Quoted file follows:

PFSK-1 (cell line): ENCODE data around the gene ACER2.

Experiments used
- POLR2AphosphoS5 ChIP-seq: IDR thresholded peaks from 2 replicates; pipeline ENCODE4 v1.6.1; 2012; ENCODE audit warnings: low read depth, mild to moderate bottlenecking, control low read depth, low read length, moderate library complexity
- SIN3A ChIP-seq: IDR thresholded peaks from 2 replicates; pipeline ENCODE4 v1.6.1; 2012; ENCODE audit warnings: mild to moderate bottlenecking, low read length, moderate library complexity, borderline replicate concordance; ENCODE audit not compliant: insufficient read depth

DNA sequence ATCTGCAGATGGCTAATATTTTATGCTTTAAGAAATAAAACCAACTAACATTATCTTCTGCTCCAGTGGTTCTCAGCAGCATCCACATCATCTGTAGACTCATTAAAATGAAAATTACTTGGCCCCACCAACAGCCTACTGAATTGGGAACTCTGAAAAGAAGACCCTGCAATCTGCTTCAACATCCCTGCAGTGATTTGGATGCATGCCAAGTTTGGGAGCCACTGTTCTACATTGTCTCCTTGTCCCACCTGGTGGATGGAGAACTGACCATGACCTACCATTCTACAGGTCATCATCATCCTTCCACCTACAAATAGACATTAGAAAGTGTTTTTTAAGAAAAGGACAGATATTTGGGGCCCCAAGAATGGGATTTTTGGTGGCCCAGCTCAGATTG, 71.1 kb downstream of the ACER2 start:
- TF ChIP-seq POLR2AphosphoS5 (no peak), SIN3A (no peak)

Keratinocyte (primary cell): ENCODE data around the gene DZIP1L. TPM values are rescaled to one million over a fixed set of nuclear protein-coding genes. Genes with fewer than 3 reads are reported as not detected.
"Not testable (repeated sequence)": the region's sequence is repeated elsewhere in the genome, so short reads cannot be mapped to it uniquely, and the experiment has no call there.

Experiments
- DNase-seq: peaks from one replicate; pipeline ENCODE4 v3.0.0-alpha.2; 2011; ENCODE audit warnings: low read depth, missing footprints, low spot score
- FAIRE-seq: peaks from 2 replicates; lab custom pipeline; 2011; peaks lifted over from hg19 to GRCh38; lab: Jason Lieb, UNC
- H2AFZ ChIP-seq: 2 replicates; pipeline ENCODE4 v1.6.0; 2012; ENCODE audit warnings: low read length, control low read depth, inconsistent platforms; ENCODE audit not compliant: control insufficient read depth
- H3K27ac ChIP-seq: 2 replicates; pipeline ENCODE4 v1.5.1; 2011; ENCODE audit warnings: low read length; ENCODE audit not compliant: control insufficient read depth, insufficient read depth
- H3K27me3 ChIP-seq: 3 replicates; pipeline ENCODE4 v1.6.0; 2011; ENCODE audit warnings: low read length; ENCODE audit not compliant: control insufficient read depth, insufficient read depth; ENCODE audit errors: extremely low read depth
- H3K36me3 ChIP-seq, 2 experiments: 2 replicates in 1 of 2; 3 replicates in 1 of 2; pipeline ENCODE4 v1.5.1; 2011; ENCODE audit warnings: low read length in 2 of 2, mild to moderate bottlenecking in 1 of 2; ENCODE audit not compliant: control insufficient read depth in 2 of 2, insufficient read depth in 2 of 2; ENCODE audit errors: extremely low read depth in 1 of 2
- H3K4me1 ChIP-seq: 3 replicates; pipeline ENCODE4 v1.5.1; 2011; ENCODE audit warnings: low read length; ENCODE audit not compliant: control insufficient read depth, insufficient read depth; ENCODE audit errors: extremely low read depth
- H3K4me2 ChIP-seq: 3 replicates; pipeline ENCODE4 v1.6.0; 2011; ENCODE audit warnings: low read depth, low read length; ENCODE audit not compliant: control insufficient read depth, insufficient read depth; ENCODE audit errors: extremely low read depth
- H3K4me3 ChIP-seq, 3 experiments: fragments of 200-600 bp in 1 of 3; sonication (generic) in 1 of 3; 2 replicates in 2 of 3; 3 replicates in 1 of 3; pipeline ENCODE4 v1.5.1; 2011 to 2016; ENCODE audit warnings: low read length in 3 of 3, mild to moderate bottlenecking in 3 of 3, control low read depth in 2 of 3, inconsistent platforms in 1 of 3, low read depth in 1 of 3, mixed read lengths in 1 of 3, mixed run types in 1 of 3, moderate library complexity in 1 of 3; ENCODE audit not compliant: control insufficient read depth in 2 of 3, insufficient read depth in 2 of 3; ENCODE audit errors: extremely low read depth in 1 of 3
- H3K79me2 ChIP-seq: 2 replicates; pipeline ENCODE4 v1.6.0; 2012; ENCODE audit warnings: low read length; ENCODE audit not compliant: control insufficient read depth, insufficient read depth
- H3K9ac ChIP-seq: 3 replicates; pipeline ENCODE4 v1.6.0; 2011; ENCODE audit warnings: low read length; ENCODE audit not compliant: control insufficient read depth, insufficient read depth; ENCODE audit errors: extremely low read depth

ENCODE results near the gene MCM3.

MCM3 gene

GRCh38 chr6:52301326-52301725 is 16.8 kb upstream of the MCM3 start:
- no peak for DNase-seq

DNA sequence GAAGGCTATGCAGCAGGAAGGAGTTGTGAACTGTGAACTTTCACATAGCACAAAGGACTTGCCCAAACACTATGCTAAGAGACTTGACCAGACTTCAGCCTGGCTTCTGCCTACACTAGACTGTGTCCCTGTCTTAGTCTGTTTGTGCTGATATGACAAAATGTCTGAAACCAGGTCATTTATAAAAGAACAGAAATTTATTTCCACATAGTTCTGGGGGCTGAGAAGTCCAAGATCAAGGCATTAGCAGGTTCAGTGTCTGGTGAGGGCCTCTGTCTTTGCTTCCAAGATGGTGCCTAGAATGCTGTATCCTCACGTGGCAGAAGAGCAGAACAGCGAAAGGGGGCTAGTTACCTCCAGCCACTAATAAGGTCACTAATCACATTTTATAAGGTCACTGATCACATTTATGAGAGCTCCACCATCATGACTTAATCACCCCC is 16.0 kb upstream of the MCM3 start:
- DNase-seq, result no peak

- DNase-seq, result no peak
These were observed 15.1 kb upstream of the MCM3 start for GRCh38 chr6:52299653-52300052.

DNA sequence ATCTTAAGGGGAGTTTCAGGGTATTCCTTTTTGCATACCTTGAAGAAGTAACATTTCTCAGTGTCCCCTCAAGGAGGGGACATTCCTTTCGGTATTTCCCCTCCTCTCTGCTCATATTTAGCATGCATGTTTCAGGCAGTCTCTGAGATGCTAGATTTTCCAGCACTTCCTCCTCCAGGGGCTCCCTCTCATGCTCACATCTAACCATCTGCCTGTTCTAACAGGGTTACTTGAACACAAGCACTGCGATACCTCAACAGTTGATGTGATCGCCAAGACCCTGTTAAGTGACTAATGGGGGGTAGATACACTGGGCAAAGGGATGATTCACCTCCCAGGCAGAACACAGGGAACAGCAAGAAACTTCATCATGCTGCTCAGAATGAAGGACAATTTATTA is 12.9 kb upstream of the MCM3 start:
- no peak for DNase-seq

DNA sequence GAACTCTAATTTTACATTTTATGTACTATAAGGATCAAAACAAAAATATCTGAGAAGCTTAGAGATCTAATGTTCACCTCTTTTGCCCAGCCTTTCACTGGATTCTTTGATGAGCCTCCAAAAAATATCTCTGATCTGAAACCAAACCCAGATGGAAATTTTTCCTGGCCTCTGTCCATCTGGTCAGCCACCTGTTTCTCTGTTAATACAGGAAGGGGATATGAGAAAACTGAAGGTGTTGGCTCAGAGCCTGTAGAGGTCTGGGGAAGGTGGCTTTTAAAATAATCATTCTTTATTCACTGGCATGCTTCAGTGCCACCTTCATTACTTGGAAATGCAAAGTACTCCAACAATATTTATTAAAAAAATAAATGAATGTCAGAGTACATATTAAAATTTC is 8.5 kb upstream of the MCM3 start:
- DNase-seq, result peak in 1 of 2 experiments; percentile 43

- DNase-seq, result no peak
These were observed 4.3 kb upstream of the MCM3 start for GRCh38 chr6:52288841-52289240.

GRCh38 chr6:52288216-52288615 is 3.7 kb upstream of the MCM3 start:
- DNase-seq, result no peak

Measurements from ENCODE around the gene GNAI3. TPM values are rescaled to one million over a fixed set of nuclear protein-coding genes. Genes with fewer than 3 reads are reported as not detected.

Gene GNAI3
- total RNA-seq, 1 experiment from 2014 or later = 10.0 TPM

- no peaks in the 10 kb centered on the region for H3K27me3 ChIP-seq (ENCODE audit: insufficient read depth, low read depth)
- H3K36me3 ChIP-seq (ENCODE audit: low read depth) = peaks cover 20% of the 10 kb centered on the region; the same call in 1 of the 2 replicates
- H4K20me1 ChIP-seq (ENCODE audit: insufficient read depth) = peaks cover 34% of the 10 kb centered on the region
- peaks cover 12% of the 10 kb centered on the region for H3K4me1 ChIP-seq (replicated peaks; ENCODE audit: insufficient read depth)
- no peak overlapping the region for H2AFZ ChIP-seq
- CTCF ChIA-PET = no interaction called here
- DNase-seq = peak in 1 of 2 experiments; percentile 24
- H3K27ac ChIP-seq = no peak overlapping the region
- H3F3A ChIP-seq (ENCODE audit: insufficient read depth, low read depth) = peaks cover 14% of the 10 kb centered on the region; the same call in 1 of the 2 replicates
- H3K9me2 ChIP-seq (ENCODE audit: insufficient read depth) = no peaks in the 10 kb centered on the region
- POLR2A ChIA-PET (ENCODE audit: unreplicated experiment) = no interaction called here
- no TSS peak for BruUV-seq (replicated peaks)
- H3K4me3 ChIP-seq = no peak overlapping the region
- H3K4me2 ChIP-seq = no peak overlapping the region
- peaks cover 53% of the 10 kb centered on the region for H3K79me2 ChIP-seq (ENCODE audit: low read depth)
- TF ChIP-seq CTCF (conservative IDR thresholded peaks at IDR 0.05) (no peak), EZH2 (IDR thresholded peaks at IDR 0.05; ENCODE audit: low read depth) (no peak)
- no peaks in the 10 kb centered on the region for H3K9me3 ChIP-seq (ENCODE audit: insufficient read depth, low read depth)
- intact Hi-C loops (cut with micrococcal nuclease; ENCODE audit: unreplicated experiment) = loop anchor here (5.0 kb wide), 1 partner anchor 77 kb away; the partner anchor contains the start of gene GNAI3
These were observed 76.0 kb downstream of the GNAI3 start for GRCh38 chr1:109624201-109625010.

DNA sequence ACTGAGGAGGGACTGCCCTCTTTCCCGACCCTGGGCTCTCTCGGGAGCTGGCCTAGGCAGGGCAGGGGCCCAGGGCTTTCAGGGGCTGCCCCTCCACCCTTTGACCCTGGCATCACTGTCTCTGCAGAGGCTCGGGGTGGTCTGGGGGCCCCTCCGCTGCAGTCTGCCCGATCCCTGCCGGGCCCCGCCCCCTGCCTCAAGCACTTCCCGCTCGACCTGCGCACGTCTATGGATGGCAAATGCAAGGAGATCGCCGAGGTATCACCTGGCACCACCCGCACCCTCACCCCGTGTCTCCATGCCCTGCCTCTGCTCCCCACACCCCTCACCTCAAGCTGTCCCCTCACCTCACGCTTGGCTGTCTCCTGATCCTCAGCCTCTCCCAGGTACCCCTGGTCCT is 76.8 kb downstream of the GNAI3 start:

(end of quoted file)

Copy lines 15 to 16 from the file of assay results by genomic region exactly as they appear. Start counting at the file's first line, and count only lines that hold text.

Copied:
- H3K36me3 ChIP-seq, 2 experiments: 2 replicates in 1 of 2; 3 replicates in 1 of 2; pipeline ENCODE4 v1.5.1; 2011; ENCODE audit warnings: low read length in 2 of 2, mild to moderate bottlenecking in 1 of 2; ENCODE audit not compliant: control insufficient read depth in 2 of 2, insufficient read depth in 2 of 2; ENCODE audit errors: extremely low read depth in 1 of 2
- H3K4me1 ChIP-seq: 3 replicates; pipeline ENCODE4 v1.5.1; 2011; ENCODE audit warnings: low read length; ENCODE audit not compliant: control insufficient read depth, insufficient read depth; ENCODE audit errors: extremely low read depth